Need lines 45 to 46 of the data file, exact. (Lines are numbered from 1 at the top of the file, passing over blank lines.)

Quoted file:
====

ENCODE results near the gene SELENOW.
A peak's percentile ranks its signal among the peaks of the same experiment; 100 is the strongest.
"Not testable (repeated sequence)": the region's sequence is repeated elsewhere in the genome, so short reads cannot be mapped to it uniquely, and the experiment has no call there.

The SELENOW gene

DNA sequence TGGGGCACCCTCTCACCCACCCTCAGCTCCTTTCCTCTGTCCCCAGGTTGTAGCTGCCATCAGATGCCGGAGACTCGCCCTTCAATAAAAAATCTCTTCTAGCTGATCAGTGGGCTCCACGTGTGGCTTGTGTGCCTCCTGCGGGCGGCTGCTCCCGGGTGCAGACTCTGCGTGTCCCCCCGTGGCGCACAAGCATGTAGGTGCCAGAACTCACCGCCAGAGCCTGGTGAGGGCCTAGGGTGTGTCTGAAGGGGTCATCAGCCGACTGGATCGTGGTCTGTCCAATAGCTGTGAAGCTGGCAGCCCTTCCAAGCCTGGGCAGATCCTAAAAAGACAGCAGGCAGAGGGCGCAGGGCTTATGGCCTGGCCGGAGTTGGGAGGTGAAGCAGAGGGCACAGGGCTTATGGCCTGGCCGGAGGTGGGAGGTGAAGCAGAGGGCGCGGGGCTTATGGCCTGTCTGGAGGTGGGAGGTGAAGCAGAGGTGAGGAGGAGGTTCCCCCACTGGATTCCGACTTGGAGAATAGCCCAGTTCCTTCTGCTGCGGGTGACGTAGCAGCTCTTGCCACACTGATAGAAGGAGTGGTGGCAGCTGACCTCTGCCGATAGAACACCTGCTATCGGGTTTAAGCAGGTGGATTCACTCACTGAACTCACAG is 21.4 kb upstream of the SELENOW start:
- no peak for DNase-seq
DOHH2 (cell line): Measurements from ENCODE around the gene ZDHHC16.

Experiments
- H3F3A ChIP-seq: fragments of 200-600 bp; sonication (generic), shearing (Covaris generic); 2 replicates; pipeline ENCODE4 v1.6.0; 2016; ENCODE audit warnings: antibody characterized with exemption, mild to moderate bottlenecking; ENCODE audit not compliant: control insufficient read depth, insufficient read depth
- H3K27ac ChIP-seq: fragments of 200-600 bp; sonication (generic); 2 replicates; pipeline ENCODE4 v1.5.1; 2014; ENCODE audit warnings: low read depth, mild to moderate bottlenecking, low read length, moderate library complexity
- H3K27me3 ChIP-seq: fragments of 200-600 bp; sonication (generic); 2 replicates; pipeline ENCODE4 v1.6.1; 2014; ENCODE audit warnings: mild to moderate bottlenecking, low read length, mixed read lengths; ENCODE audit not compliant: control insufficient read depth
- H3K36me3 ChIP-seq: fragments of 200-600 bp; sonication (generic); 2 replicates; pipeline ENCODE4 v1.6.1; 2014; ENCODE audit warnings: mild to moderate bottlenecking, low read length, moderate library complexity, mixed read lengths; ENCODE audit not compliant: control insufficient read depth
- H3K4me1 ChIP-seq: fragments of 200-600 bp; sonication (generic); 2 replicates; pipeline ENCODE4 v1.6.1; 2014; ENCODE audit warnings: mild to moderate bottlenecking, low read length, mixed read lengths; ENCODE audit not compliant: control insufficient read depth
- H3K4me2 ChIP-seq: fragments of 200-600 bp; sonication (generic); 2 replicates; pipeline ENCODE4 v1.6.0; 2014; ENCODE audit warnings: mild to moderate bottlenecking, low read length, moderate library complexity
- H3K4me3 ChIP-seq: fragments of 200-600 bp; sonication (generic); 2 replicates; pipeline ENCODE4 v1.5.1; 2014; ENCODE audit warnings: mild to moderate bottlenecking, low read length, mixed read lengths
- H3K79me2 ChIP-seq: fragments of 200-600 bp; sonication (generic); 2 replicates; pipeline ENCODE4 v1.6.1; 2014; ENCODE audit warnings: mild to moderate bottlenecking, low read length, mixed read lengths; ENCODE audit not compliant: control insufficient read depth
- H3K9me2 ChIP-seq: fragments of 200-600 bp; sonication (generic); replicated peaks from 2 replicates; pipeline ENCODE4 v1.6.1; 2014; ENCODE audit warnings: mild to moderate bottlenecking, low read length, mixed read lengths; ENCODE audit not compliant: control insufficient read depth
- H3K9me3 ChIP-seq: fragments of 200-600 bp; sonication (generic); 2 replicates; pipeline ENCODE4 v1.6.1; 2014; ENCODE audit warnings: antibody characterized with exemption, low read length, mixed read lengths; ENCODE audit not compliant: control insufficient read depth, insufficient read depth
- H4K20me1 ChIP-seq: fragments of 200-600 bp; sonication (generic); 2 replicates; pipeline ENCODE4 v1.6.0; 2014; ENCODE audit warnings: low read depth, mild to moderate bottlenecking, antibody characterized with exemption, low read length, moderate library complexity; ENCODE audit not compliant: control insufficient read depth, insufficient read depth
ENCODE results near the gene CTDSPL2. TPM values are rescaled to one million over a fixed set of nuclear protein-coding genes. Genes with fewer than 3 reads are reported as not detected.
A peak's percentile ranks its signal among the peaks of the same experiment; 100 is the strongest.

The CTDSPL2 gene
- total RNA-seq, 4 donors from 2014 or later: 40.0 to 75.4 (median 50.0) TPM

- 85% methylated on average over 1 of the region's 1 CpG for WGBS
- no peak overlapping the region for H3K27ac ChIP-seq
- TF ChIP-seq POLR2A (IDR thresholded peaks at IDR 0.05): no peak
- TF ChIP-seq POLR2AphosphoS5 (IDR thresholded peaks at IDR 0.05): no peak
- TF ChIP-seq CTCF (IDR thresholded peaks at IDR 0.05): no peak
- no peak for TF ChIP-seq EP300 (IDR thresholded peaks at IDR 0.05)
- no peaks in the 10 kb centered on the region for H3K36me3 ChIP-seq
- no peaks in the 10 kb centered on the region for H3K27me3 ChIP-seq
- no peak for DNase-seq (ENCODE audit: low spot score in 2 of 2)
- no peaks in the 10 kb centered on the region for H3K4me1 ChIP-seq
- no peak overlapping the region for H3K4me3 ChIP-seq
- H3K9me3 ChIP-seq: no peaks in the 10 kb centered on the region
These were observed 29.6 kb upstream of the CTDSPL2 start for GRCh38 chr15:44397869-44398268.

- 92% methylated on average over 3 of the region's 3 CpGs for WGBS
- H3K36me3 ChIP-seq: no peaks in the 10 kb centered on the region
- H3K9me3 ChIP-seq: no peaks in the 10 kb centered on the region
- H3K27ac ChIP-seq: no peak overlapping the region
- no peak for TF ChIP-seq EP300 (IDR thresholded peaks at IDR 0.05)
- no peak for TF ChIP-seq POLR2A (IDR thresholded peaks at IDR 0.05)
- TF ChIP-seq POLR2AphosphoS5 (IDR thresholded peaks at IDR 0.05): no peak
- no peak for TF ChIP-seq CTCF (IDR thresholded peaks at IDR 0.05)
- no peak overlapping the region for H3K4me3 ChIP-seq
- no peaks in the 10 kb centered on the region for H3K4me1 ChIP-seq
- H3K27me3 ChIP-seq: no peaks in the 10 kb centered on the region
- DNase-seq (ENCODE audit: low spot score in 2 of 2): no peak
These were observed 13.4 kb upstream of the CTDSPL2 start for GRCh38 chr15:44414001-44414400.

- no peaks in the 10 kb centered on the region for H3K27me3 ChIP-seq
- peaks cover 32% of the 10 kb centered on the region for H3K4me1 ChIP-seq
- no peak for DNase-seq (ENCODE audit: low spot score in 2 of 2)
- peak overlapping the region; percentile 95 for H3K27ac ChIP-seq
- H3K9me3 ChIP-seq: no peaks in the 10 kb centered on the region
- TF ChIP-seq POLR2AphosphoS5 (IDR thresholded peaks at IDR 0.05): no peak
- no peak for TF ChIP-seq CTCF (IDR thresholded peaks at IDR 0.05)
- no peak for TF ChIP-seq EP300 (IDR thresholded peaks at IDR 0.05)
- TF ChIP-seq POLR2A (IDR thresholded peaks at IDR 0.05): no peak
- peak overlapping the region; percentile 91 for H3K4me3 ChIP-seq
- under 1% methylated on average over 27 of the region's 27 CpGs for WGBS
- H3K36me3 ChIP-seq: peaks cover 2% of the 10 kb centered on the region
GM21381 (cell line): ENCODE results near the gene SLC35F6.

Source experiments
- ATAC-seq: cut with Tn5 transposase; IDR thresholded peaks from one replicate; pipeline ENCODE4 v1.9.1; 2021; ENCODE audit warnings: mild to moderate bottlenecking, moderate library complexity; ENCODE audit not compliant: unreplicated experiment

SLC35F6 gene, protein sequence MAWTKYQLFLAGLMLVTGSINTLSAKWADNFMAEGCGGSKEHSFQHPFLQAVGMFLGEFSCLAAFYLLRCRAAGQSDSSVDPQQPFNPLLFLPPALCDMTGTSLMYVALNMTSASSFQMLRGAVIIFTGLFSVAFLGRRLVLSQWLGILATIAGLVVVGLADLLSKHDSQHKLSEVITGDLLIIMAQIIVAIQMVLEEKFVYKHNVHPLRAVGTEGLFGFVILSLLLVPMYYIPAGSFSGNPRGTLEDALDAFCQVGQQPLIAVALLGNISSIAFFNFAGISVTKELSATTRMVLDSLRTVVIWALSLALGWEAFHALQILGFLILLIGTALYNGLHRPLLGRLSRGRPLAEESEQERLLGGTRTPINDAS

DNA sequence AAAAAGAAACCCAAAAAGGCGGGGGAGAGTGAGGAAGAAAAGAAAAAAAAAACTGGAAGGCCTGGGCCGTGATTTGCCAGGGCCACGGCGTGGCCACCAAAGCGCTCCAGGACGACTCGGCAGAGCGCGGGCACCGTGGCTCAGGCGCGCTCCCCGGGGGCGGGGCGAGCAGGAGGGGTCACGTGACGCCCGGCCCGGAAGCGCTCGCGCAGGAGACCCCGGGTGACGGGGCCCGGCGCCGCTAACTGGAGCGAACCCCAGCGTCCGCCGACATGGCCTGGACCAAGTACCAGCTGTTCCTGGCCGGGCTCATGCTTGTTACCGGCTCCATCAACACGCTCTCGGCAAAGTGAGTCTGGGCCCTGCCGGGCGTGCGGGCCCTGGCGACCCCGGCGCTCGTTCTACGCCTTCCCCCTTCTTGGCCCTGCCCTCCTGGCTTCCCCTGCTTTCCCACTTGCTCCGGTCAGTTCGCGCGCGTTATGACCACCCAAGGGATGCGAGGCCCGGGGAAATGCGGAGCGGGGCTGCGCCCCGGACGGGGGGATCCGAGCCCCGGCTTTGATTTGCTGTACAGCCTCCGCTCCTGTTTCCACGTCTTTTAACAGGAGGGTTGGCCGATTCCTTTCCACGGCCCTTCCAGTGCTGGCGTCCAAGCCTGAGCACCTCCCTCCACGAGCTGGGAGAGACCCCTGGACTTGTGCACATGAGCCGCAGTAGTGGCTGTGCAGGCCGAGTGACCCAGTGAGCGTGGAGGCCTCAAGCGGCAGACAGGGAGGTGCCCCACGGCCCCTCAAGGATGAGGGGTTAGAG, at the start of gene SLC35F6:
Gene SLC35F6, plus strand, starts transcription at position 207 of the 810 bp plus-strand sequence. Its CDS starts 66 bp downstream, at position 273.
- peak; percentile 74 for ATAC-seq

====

- no peak overlapping the region for H3K4me3 ChIP-seq
- no peaks in the 10 kb centered on the region for H3K4me1 ChIP-seq